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12-21-2010, 11:50 PM   #16
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QuoteOriginally posted by Wheatfield Quote
Rule 1: Stay out of the way.
Rule 2: If it moves, shoot it.
Seriously.

Before the ceremony I, if I can, get a few shots of the groom and his handlers, candids of them being boys in suits. Take a few shots of the entire congregation. This is a good time to try that panoramic stitching program if the church is wide enough.

At the ceremony, the only people who will be moving will be the people involved in the wedding.
Position yourself near the back third of the congregation. I position myself on the right side usually.
Everyone who comes past you once the music starts needs to be photographed coming up the aisle. Don't overdo it, it isn't necessary to shoot more than a couple of each. More than that makes you visible (Rule 1) and may deplete your flash to the point that you don't have a flash when you need it.
Any activity at the front of the church needs to be photographed. The bride may be handed off to the groom, amid some quiet hugs and tears.
This is a must have shot if it happens.
You can get a couple of shots of the priest doing his preamble, but you will probably violate Rule 1.
Don't risk it.
Fade to the back of the church. Put on your telephoto zoom if you have one and mount the camera on a tripod.
I like to have a second camera for this.
Photograph the ceremony from the back of the church using available light.
Don't violate rule 1. I'll push it by positioning myself right behind the last row of spectators.
Any speakers are important.
The priest is important. I like to get several with his hands gesticulating as I think they are more dynamic.
The blessing of the rings is very important.
The exchange of rings is very important.
The blessing of the new couple is very important.
The KISS is important.

Now move. You have to get the tripod out of the way (put it on the pew beside you and retrieve it later), and get up to the front of the church with flash on camera, ready to go.
Don't worry, you actually have a fair amount of time.
The signing of the register is important. Sometimes nice pictures happen depending on where people are standing beside the signing table.
Be aware, but don't get too far out of position. You can't let anyone get between you and the aisle as the singing winds down.
You'll be given a chance to photograph the entire party at the front of the church, most likely. Take advantage of it, and then position yourself towards the middle back of the congregation.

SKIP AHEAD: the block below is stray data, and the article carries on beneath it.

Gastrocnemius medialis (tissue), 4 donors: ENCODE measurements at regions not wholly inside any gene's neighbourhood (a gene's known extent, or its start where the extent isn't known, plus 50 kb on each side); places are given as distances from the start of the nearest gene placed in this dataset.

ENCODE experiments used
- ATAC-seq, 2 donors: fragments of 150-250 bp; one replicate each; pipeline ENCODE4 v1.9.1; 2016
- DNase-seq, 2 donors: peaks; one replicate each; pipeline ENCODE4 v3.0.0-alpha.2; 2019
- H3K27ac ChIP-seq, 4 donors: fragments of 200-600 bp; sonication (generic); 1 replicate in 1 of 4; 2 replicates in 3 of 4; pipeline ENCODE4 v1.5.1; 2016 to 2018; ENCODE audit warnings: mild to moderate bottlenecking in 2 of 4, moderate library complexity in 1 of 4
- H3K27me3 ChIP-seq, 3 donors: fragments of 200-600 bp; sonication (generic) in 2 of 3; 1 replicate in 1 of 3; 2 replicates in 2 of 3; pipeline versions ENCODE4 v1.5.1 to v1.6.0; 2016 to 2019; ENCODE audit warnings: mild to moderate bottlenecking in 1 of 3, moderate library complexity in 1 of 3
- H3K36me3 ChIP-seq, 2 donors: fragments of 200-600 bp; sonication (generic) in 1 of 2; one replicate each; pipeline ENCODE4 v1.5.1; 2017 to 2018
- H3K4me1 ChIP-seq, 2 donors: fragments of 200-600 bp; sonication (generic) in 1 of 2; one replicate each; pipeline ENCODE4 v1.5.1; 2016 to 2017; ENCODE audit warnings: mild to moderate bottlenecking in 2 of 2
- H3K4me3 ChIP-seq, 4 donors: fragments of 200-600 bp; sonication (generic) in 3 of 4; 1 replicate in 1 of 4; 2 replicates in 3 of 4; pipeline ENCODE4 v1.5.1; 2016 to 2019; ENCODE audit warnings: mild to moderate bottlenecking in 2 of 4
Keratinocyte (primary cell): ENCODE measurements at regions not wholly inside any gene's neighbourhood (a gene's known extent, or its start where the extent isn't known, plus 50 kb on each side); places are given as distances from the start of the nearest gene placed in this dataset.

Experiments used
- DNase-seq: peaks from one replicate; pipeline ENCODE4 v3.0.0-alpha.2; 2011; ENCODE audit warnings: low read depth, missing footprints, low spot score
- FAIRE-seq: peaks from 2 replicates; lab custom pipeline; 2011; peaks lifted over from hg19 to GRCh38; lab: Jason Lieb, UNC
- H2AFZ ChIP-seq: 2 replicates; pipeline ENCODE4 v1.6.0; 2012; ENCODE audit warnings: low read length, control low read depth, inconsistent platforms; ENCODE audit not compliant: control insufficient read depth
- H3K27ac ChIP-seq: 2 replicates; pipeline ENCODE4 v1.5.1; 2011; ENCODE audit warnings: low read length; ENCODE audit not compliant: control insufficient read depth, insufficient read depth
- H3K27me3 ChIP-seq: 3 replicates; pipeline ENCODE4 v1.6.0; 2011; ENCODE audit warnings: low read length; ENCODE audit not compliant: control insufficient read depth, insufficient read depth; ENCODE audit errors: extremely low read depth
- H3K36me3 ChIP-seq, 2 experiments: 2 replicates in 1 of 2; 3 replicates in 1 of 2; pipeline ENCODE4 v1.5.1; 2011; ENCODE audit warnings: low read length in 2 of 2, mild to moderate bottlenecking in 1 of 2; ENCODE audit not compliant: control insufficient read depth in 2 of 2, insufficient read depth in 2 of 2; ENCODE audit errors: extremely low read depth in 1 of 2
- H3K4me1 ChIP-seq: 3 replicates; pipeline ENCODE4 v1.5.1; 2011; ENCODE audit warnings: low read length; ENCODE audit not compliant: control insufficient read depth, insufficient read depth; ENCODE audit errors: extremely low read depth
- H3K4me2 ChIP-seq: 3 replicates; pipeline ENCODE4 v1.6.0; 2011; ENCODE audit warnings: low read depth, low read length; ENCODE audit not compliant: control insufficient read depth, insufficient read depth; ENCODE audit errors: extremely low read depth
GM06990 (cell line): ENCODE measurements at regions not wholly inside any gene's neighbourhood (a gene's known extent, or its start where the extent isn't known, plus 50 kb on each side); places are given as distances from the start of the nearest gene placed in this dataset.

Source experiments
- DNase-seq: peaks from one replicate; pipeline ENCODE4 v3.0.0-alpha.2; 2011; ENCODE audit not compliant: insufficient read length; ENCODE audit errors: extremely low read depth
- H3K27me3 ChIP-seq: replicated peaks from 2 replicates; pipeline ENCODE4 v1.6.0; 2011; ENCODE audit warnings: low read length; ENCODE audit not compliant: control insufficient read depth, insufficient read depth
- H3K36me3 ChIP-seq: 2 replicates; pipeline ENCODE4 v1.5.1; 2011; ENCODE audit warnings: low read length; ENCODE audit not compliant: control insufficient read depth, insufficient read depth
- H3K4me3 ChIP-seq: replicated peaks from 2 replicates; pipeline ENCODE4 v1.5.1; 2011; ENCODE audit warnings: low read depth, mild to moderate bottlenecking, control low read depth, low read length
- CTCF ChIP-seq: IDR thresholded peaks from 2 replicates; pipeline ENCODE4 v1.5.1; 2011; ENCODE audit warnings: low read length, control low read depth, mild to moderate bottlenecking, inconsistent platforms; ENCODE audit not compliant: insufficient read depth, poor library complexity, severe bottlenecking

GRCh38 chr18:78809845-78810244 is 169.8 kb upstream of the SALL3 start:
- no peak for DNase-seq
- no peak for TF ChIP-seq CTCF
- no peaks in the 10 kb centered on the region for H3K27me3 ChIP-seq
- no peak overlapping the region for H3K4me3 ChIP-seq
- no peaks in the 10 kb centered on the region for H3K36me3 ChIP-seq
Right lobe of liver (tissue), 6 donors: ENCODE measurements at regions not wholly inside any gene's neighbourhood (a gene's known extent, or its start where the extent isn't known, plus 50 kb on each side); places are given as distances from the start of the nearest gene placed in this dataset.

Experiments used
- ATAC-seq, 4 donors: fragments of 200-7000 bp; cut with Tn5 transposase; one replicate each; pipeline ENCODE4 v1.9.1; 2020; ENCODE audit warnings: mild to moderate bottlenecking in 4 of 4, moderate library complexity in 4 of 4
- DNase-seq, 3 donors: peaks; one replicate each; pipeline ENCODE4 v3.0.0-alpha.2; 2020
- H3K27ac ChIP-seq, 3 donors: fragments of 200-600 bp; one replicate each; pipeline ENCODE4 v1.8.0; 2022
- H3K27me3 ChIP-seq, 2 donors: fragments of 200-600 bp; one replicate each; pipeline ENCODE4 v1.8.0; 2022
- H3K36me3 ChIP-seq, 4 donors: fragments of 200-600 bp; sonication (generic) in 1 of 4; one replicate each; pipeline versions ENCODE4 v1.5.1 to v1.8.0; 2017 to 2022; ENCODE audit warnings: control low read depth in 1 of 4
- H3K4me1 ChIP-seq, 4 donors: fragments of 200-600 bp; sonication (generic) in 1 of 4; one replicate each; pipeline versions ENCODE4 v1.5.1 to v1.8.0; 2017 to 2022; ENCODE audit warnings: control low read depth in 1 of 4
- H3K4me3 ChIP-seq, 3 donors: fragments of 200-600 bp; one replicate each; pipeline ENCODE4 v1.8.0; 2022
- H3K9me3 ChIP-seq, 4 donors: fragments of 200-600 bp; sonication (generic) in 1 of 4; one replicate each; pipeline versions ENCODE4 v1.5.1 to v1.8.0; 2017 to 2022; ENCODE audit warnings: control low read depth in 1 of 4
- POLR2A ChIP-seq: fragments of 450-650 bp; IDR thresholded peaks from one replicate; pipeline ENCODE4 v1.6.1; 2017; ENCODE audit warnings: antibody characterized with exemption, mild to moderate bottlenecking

As the B&G come down the aisle towards you, you get to play paparazzi running backwards as they make their escape. Don't fall down or into a baptism tub or anything silly (Rule 1).
When the B&G make it out of the chapel, I take advantage of the situation to congratulate them for a job well done, shake his hand, give her a little hug and then photograph the rest of the party coming out.

That's it.
Yer done.
What great advice Wheatfield! It's obvious that some of that positioning and instinct comes only after years of experience, something I unfortunately don't have the chance for this Sunday. But the knowledge is worth pure gold. Thank you!

12-22-2010, 07:33 AM   #17
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Try to relax and have a good time. I know that's easier said than done because you want to do a good job, but it's just as important for the bride and groom, and the guests, to have fun with you there--and not where you're getting in the way of the event/party.

I recently shot a party that I was ill equipped to shoot, but I did a lot of candids.

Were the shots technically fantastic to start with? No--but the content was. And the computer turned mediocre shots into very good ones:

No one noticed that the flash was a little harsh, but instead smiled at the candid shots of couples dancing on the dance floor and gazing lovingly into each other's eyes.

Good luck! You'll be fine--but shoot TONS!!!
12-22-2010, 08:13 AM   #18
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I shot a couple of weddings many years ago with a film camera and a single 35mm lens. I saw the photos from one of these weddings a few days ago, and they were damned good if I do say so. (My sister-in-law handled the tough part, she set them up, I shot them). My point is, you don't need a ton of fancy gear to do this. Your K10D and kit lens are sufficient if that's all you have. Of course you will have better results if you add a long fast prime for the ceremony. A 100mm or 135mm f/2.8 for example would get you some tele and could double as a portrait lens. I shot a wedding recently with only a 16-45 and 100mm. There was a second shooter, but I covered everything including the formals and mostly my photos were used in the album.